sample German Prt 1A set texts? Watch

butterfly_girl_5
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Hi- advice wanted- anyone who does a literature based course..


I have a place to study french & german at Cambridge 2009, and I want to sample all the set texts for the following reasons

- Help me decide which 'scheduled' papers to take- I think Im right in saying I have to chose between lit & ling?
-To have some prior knowledge in the texts- I know I dont need this but in my experience I enjoy topics/literature more when I already know something/a lot/have read and know the texts
- I want to get a good grounding in german literature both for cambridge and for my own enjoyment (so ill read some Mann, Goethe, Schiller ect in any case)

Since the reading list is so vast I dont have anything near the time or money to do it all- I would like your thoughts on what approch to take. Im moving to Berlin for 5 months so I think I'll get rapidly more fluent and Ill have access to a lot more books there

Thanks in advance

also- if anyone has ideas about french for the same thing of English literature generally (I want to get a grounding in the main texts/writers/movements/critical movements)

any ideas appreciated
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llys
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I don't know about set texts, but for German I would recommend you read:

Heinrich Heine: Deutschland, ein Wintermaerchen.

That should answer all your questions.

A general recommendation: once you are in Germany, find a bookshop, and there find the "Reclam" section (it's yellow!). Then just read whatever takes your fancy.

PS: Don't read Goethe's Faust, buy the Audio-CD, it's so much better to listen to it. Definitely do not read Die Leiden des jungen Werther. Possibly read some plays or poetry if you like that, but if you are going to Berlin anyway, I'd just recommend going to the theatre a lot once you're there.

If you like Schiller, read some of his ballads. Probably the most famous ones are Die Buergschaft and Die Glocke.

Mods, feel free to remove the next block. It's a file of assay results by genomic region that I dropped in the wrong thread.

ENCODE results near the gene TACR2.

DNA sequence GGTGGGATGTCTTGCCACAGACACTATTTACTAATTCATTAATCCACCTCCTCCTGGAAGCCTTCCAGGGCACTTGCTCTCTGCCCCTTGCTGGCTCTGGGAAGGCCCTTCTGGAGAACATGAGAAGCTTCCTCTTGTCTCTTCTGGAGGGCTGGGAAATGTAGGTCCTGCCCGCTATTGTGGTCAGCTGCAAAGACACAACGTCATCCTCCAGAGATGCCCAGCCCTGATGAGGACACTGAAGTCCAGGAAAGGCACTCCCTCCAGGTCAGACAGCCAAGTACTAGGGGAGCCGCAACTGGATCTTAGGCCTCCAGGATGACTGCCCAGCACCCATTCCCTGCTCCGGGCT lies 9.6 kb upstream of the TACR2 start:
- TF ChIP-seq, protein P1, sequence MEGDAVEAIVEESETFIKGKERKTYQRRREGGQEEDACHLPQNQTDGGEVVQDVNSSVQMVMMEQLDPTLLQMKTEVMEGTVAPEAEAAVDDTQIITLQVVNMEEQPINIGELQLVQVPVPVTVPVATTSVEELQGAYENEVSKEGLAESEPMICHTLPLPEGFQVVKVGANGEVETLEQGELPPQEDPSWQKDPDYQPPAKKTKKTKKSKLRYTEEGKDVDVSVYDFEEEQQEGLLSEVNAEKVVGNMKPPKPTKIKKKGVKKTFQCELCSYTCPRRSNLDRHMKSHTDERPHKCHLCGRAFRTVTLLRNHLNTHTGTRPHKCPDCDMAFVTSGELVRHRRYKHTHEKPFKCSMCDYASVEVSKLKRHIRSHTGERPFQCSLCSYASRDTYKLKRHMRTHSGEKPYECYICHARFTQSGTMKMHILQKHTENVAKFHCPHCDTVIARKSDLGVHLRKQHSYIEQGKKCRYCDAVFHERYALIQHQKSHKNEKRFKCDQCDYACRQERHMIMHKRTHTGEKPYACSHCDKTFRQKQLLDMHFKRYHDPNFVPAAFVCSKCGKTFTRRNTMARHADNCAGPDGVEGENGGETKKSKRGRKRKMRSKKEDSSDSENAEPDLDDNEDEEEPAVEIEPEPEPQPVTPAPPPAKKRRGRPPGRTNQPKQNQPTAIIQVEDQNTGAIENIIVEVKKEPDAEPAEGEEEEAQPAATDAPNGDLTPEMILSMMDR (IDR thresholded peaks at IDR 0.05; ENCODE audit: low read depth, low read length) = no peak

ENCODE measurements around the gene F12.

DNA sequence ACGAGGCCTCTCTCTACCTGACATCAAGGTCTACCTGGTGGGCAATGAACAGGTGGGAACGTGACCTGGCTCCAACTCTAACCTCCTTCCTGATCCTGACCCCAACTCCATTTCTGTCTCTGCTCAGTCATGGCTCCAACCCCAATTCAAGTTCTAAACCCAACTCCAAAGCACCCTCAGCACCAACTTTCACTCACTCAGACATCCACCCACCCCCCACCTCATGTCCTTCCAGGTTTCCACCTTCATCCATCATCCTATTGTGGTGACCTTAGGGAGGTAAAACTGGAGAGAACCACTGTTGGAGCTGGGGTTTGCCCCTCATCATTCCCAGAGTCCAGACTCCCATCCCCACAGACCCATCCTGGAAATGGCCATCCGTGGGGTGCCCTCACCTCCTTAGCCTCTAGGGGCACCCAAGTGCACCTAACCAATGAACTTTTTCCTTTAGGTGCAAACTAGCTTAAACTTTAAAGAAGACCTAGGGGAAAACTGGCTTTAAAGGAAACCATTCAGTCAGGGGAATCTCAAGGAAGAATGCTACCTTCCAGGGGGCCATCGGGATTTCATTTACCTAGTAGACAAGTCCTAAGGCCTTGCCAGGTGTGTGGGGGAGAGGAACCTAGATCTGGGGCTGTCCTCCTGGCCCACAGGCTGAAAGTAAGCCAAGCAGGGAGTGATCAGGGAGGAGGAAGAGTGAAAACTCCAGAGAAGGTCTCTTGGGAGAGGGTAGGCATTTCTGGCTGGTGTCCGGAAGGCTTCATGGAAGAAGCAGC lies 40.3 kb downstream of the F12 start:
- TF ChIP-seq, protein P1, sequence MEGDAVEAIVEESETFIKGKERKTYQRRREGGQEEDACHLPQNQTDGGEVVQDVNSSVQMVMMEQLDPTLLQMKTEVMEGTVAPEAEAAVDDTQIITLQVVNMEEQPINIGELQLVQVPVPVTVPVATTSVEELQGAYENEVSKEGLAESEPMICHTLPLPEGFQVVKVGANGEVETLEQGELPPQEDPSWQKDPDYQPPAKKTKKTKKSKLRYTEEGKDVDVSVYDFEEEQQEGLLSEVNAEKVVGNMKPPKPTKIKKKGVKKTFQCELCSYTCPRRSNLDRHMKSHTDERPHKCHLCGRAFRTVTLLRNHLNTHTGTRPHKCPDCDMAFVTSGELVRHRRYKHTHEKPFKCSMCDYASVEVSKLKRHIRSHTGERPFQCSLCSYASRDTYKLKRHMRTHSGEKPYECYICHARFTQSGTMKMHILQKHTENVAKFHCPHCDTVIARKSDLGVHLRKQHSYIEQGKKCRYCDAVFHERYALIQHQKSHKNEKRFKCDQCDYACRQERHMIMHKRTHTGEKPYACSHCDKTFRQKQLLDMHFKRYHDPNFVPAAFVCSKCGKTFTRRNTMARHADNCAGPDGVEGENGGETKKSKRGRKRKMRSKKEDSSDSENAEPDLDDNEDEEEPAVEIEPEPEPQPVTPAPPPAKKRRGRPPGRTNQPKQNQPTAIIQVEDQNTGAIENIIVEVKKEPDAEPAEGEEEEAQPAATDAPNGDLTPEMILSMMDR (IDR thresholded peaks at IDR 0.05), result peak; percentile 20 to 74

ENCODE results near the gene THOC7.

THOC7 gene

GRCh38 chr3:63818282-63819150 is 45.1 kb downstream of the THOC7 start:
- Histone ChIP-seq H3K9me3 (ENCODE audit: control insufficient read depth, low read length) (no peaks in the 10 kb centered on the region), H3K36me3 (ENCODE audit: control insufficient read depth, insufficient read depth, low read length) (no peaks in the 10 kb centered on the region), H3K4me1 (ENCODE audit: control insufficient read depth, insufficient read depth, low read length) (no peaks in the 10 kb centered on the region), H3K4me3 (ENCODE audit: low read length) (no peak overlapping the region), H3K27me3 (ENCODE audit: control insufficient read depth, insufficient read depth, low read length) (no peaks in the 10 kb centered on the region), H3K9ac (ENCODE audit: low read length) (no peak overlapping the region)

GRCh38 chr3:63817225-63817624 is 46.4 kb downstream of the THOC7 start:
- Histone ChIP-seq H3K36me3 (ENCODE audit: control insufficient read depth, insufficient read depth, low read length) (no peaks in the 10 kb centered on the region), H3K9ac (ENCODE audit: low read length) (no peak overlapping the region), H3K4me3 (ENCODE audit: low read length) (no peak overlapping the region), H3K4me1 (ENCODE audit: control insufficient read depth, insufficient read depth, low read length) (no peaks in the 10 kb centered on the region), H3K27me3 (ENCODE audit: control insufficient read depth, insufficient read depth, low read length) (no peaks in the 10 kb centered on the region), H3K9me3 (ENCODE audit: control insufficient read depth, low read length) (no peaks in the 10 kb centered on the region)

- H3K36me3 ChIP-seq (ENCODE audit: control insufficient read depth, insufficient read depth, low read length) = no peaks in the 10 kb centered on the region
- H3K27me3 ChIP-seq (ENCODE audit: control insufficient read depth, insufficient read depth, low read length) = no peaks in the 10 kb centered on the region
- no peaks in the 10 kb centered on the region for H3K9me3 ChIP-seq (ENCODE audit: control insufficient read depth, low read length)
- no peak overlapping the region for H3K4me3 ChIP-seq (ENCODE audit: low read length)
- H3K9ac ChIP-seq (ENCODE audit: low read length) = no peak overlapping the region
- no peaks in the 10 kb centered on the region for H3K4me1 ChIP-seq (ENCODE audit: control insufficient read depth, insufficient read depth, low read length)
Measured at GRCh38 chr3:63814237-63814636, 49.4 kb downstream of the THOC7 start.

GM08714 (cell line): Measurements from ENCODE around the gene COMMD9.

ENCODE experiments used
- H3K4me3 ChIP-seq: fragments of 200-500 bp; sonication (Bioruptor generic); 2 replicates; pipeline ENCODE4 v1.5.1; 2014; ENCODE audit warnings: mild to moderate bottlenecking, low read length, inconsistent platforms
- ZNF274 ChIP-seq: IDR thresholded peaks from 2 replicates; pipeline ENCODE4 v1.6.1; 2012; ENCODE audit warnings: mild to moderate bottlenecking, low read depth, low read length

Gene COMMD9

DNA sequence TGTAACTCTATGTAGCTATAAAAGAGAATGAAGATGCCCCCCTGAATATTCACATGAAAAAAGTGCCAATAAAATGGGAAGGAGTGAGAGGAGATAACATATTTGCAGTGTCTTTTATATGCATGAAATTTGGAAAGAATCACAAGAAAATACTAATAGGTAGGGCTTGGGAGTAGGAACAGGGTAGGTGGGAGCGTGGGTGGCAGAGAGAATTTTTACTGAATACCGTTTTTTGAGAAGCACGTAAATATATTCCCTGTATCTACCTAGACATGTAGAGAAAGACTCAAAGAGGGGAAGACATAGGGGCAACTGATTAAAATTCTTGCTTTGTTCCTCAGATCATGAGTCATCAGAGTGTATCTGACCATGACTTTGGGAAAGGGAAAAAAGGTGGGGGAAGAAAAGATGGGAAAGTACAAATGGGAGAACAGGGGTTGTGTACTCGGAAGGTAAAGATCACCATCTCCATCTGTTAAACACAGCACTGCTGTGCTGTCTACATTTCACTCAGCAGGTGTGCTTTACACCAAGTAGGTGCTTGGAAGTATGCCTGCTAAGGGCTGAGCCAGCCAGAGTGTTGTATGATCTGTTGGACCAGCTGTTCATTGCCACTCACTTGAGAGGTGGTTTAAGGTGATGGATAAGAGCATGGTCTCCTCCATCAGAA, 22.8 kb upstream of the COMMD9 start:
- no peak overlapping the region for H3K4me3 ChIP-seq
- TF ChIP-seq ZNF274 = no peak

PPS: Re: Thomas Mann. Don't read Thomas Mann's Zauberberg or Dr. Faustus - read Die Buddenbrooks, it's much better.
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butterfly_girl_5
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(Original post by llys)
I don't know about set texts, but for German I would recommend you read:

Heinrich Heine: Deutschland, ein Wintermaerchen.

That should answer all your questions.

A general recommendation: once you are in Germany, find a bookshop, and there find the "Reclam" section (it's yellow!). Then just read whatever takes your fancy.

PS: Don't read Goethe's Faust, buy the Audio-CD, it's so much better to listen to it. Definitely do not read Die Leiden des jungen Werther. Possibly read some plays or poetry if you like that, but if you are going to Berlin anyway, I'd just recommend going to the theatre a lot once you're there.

If you like Schiller, read some of his ballads. Probably the most famous ones are Die Buergschaft and Die Glocke.

PPS: Re: Thomas Mann. Don't read Thomas Mann's Zauberberg or Dr. Faustus - read Die Buddenbrooks, it's much better.
thankyou- thats really helpful
yeah- Im also going to read Dante's Comedia and the major works of Shakespeare.. and Virgils Aeneid....on CD too :p:
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Ghassan
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(Original post by llys)
Definitely do not read Die Leiden des jungen Werther.
Why not... its one of Goethe's greatest works and definitely necessary to read if you want to study the literary period of "Sturm und Drang". I also would say that it is not to difficult to read.

I did not study German at uni but I chose it as one of my Abitursubjects and hence I would recommend the following texts if you want to get an overview of the different literary periods of German literature.

1. read some "Barock"-Sonnets (literary period between 1600 and 1720) - I would recommend Martin Opitz and Andreas Gryphius
2. Gotthold Ephraim Lessing - Emilia Galotti / Nathan der Weise as a representative text for the period of Enlightment ( 1720 - 1785)
3. Johann Wolfgang von Goethe - Die Leiden des jungen Werther as a representative text for the literary period called "Sturm und Drang"(1767 - 1785)
4. Friedrich Schiller - Wilhelm Tell - representative text for the literary period called "Weimarer Klassik"(1786 - 1805)
5.E.T.A. Hoffmann - Elixiere des Teufels - wonderful novel and one of the most famous texts of Romanticism ( 1795 - 1835)
6. Heinrich Heine - Deutschland ein Wintermärchen // Georg Büchner - Woyzeck - I would also do Büchner, as his Woyzeck is the first German play that can be called a modern tragedy as it does not follow the rules of the classical tragedy anymore - However both are good texts if you want to become familiar with the literary period called "Vormärz" (1830 -1848)